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Article summary:

1. The article discusses the ethical considerations and challenges in interpreting research, particularly in terms of the researcher's voice and discretionary power.

2. Many interpreting researchers have a background as former interpreters, which can create a delicate position when collecting data from colleagues and reporting potentially unfavorable findings.

3. The article presents three authentic research cases to highlight different aspects of research ethics, interpreting ethics, and the impact of the interpreter-researcher's professional background.

Article analysis:

The article titled "The (un-) ethical interpreting researcher: ethics, voice and discretionary power in interpreting research" discusses the ethical considerations, voice, and discretionary power of researchers in the field of interpreting. While the article raises important points about the challenges faced by interpreting researchers, it also exhibits certain biases and shortcomings.

One potential bias in the article is its focus on the ethical implications of interpreting research without adequately addressing other aspects of research ethics. The author primarily emphasizes the ethical challenges faced by interpreters/researchers who have a deep pre-understanding of the field. While this is an important consideration, it neglects to discuss broader ethical issues that apply to all researchers, such as informed consent and data protection.

Furthermore, the article relies heavily on references from a limited number of sources, which may introduce a bias towards certain perspectives. The author cites several studies by Hale, Inghilleri, Valero-Garcés & Tipton, Bendazzoli, and Biagini to support their arguments. While these sources are undoubtedly valuable contributions to the field of interpreting studies, their dominance in the article suggests a lack of diversity in perspectives.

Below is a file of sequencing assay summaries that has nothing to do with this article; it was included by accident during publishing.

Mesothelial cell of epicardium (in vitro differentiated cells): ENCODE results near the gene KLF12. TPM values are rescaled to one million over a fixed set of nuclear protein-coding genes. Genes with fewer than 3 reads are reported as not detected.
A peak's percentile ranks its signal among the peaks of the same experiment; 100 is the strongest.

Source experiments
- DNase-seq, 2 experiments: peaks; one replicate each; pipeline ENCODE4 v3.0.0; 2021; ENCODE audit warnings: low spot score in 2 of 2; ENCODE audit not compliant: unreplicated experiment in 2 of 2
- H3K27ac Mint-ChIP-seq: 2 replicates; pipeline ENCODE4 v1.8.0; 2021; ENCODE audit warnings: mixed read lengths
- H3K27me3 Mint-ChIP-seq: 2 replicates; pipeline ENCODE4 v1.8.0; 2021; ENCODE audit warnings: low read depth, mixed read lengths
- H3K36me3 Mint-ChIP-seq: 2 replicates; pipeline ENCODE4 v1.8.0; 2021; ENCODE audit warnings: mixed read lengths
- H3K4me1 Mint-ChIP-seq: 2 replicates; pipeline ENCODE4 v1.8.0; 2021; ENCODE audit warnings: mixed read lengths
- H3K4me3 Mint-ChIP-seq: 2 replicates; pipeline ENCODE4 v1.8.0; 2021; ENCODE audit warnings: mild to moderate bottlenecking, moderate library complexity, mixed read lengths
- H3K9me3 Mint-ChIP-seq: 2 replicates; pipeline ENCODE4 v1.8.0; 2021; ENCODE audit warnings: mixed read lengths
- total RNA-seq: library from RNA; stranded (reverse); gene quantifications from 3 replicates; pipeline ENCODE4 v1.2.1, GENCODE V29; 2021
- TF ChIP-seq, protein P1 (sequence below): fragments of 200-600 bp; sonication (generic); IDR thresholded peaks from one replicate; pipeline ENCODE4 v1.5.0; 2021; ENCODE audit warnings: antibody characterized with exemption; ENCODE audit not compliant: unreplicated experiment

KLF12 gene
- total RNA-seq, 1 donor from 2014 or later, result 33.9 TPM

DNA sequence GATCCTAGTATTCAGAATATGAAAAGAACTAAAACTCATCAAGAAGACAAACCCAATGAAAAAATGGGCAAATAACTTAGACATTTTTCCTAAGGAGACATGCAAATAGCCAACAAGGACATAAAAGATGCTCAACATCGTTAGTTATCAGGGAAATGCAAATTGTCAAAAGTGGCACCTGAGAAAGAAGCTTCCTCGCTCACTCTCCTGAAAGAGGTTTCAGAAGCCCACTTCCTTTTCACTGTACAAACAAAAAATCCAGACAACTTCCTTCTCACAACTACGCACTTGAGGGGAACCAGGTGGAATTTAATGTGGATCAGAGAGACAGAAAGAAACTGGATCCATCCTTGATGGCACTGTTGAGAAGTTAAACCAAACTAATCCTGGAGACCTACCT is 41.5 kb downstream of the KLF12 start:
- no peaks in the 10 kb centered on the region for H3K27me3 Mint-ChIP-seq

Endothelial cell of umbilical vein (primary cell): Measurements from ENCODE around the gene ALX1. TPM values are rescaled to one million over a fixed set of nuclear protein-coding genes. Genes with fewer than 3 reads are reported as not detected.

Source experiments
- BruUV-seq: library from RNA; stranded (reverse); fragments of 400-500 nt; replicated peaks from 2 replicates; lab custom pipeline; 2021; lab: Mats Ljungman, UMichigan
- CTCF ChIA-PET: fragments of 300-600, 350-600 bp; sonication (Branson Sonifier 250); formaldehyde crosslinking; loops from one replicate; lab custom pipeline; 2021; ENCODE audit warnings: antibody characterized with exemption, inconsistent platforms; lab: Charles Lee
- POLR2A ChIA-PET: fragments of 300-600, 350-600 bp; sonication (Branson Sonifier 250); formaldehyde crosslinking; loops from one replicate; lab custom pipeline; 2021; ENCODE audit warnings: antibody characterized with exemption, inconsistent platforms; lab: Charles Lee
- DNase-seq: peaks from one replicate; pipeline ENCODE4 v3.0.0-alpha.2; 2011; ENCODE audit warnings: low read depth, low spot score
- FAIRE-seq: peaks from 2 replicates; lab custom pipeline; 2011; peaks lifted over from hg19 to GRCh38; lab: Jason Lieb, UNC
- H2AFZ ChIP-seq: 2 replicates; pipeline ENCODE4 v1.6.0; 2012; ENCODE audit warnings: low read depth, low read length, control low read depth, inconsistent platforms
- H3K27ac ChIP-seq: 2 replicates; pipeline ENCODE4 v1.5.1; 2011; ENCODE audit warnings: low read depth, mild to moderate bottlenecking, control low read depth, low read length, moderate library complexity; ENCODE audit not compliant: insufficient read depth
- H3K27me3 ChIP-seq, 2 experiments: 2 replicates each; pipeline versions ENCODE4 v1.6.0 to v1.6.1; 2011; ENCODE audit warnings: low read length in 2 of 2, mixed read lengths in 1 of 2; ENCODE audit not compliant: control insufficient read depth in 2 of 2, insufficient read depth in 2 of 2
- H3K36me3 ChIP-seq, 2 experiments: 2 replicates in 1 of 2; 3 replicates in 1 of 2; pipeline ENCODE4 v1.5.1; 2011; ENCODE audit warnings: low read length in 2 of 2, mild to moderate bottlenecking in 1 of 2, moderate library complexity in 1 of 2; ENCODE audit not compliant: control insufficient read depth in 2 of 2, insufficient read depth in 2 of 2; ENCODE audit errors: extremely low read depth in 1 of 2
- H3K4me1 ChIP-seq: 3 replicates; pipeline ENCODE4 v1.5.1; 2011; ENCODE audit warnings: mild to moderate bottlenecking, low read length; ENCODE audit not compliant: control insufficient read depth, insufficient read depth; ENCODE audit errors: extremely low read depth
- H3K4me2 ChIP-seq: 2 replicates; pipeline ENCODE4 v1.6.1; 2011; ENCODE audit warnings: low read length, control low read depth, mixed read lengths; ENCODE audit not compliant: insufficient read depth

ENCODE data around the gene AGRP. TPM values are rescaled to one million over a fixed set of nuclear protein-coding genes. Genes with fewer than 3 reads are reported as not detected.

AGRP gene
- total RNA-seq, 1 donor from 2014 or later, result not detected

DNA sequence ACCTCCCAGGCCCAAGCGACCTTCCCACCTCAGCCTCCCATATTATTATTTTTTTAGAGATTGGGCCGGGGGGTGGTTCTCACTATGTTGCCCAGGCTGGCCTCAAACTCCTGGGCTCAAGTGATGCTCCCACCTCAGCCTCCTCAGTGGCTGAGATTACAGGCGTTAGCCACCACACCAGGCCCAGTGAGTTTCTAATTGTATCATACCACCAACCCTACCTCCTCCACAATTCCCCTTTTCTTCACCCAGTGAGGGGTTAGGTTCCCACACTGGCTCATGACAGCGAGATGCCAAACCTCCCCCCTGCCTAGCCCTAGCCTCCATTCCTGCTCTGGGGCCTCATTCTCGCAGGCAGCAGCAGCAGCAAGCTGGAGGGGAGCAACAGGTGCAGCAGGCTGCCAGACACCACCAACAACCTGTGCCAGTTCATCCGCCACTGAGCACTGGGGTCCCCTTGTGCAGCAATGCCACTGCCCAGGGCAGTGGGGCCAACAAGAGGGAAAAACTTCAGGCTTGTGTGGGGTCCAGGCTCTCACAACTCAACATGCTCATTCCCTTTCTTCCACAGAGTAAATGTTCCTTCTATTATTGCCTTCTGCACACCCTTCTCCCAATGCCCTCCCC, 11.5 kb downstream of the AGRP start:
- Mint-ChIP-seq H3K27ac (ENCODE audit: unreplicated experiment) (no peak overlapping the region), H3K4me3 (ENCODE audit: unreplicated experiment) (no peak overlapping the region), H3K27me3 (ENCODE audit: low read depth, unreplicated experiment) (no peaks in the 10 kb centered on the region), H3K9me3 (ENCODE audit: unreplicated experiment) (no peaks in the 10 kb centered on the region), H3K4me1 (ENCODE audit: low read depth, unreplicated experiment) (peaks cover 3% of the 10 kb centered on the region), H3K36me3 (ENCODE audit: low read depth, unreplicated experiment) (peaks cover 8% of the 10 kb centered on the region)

Additionally, there are unsupported claims made throughout the article. For example, the author states that research ethics in interpreting has hardly been discussed at all without providing evidence or references to support this claim. This undermines the credibility of their argument and leaves readers questioning the validity of their assertions.

The article also fails to explore counterarguments or alternative viewpoints. It presents a one-sided view of interpreting research ethics without acknowledging potential opposing perspectives or addressing any criticisms or limitations of its own arguments. This lack of balance weakens the overall analysis presented in the article.

Moreover, there are missing points of consideration that could have enriched the discussion. For instance, while discussing voice in interpreting research, there is no mention of how power dynamics between interpreters and participants can influence interpretations and potentially compromise objectivity. This oversight limits the comprehensiveness of the article's analysis.

In terms of missing evidence, the article does not provide specific examples or case studies to illustrate its arguments. It would have been beneficial to include concrete examples of ethical dilemmas faced by interpreting researchers and how they navigated them. This would have added depth and credibility to the author's claims.

Overall, the article exhibits biases in its focus, reliance on limited sources, unsupported claims, lack of balance in presenting different perspectives, and missing evidence and considerations. While it raises important issues regarding ethics in interpreting research, it falls short in providing a comprehensive and unbiased analysis.